A considered approach to Europe-China Engagement in Higher Education & Research 
By: Mikkel R. Mouritzen (CHERN STSM Grantee), Andrea Braun Střelcová (CHERN STSM Host), and Su Yun Woo (CHERN STSM Grantee)

Short-Term Scientific Mission: An introduction

At the end of the summer, the CHERN-funded STSM programme brought together the three of us – researchers from different parts of Europe and different research background – to the Max Planck Institute for the History of Science. Andrea Braun Střelcová from the group “China in the Global System of Science”, who acted as the STSM host, is a researcher in higher education studies and research policy. The two STSM fellows were Mikkel Mouritzen (expertise in migration studies, mainly Europe-China highly skilled migration) and Dr Su Yun Woo (political science, with focus on urban governance and deliberative democracy). Su, who is a post-doctoral researcher, arrived to Berlin from the University of Zurich in mid-August. Mikkel, who is at the final stages of his PhD, came from Roskilde University one week later. Altogether, we spent three weeks in the quiet, green area of Berlin-Dahlem to work together on an issue critical for the healthy development of global research – the implications of China’s rise as a scientific power, in particular for European academia.

Collectively, we have acquired over ten years of living in various regions in China, with extensive experience in research projects with Chinese partners and professional collaboration with Chinese universities and other actors. Altogether, we could also draw on our background and experience from several European countries (Germany, Switzerland, Denmark, the Czech Republic, Finland, and France) and at the EU level. Therefore, the rich repertoire of practice allowed us discuss the issue holistically, with a focus on the broader European perspective.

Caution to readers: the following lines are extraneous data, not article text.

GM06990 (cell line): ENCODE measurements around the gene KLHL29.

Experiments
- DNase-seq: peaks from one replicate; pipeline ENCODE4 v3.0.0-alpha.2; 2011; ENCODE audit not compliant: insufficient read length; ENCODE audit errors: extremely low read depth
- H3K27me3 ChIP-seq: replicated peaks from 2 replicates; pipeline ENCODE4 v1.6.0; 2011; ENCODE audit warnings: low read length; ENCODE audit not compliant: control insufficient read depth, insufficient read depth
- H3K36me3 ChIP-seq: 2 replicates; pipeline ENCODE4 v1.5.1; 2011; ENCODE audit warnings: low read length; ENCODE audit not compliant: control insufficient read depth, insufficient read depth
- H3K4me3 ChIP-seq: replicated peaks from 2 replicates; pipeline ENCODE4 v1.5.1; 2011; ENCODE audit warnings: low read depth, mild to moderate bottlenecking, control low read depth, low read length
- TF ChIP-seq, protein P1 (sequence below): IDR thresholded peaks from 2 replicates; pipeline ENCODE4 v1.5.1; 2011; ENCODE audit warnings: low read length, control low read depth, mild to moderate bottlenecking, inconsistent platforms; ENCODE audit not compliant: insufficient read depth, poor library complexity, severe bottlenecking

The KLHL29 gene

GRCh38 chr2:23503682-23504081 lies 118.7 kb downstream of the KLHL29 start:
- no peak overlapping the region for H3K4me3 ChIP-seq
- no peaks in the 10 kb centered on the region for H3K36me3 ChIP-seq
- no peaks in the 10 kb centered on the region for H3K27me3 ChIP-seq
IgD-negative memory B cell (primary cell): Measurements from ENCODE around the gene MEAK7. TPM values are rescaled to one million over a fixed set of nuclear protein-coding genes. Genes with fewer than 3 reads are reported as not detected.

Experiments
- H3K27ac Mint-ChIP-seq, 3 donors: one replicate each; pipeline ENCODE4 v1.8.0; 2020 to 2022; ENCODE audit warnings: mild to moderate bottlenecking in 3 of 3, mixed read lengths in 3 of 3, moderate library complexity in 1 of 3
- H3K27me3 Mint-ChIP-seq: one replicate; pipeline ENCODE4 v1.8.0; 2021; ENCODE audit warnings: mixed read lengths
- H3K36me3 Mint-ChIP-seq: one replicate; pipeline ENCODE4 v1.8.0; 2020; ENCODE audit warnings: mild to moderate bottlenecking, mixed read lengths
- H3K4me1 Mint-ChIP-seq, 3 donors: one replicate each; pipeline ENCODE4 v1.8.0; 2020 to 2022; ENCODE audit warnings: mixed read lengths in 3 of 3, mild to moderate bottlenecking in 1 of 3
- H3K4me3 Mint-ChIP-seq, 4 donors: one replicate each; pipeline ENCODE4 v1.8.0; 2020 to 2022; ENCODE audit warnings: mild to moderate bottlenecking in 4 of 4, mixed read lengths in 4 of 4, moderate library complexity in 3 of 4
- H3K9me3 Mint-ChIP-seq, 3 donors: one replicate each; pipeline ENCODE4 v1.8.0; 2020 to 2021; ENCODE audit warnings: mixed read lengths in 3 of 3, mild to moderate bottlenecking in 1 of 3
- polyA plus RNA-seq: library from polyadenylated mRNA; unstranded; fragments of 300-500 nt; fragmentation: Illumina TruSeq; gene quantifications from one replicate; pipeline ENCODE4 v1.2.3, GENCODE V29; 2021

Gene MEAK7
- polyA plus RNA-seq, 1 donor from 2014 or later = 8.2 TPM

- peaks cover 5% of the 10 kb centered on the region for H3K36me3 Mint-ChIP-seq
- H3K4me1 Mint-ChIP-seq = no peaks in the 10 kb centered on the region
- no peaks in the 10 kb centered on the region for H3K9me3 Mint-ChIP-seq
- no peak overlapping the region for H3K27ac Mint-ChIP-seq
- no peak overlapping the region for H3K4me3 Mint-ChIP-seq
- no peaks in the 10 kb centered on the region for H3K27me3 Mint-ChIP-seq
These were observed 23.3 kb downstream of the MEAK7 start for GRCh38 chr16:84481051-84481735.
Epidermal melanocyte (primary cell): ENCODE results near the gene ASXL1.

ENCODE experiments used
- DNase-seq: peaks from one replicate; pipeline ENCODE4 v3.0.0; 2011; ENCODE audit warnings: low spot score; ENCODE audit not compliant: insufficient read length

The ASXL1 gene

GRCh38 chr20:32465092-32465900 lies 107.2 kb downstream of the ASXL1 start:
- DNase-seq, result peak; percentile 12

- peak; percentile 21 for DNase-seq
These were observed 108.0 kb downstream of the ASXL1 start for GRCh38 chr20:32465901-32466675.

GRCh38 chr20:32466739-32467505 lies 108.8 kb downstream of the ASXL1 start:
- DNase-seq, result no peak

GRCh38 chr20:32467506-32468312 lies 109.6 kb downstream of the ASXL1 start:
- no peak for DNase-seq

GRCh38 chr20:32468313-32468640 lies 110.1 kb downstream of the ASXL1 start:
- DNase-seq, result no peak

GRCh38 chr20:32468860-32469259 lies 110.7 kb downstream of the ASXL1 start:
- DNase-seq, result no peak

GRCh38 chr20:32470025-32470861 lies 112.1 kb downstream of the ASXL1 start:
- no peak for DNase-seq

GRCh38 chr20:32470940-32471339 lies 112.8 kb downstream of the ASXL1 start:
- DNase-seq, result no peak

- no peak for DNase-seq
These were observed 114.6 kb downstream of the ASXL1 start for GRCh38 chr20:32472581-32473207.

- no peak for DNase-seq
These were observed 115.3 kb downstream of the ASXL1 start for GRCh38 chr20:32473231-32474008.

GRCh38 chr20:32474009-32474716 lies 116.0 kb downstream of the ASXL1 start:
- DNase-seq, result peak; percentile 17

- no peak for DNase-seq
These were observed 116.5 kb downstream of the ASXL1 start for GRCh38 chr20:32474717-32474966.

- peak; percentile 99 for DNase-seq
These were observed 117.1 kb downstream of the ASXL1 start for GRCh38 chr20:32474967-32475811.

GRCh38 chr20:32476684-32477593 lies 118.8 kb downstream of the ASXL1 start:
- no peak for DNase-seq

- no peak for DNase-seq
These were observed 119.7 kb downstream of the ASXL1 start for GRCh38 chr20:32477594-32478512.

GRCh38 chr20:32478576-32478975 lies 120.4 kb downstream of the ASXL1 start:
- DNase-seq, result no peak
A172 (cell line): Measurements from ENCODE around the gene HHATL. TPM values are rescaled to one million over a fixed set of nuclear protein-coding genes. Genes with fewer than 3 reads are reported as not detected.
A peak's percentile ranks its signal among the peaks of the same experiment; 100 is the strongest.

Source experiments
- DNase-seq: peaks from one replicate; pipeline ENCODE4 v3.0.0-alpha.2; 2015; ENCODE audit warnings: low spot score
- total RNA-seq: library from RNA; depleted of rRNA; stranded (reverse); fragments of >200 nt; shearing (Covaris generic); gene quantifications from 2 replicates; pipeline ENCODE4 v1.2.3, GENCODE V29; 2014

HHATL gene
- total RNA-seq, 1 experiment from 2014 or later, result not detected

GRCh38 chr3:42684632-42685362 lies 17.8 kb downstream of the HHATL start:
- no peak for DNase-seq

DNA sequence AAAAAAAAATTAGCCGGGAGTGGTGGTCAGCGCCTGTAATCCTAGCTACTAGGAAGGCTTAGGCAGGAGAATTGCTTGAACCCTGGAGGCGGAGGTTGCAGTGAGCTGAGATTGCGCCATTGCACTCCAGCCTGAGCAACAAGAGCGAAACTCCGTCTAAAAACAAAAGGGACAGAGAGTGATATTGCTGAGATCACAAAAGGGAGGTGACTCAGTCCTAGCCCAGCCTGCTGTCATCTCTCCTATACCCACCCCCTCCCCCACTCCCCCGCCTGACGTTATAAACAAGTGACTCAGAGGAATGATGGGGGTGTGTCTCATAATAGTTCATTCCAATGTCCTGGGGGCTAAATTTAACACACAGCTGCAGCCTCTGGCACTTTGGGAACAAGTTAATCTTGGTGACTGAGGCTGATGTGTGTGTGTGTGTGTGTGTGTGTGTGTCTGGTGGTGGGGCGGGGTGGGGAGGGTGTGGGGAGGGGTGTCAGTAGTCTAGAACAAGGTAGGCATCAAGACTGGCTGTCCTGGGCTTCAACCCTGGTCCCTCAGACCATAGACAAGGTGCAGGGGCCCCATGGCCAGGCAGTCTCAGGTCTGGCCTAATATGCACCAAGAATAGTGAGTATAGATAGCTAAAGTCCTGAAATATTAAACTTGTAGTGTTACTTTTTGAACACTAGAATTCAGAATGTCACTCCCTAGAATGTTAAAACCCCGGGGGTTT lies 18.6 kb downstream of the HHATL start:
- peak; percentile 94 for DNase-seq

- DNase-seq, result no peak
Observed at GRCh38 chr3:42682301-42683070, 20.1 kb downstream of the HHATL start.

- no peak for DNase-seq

At the start, we were even unsure what vocabulary to use when discussing the theme – shall we, for instance, discuss Chinese involvement as engagement, influence, or interference? Are there existing concepts and analytical frameworks that better address the issue? Here, the STSM format was very fruitful in getting to know each other. We developed many project ideas through countless hours of discussions based on joint research interests, laying the groundwork for our long-term cooperation. We were able to draw on the inter-disciplinary expertise of our project team to highlight salient issues going beyond the existing studies, many of which are one-dimensional in terms of the disciplinary focus.

Max Planck Institute for the History of Science in Berlin (picture by ABS)
Discussions before the STSM started in Berlin set the scene of friendly teamowork

We spent time combing through news and studies to address some specific gaps in the current literature, periodically returning to several key recent reports, such as the Leiden Asia Centre series Strengthening Europe-China Collaboration in Higher Education and Research. In doing so, we uncovered new questions for further research. All in all, the available information points out the fact that China’s involvement in European research is influenced by a rather complex set of contextual variables that cannot be reduced to politics only. However, little research so far has addressed the phenomenon in its complexity.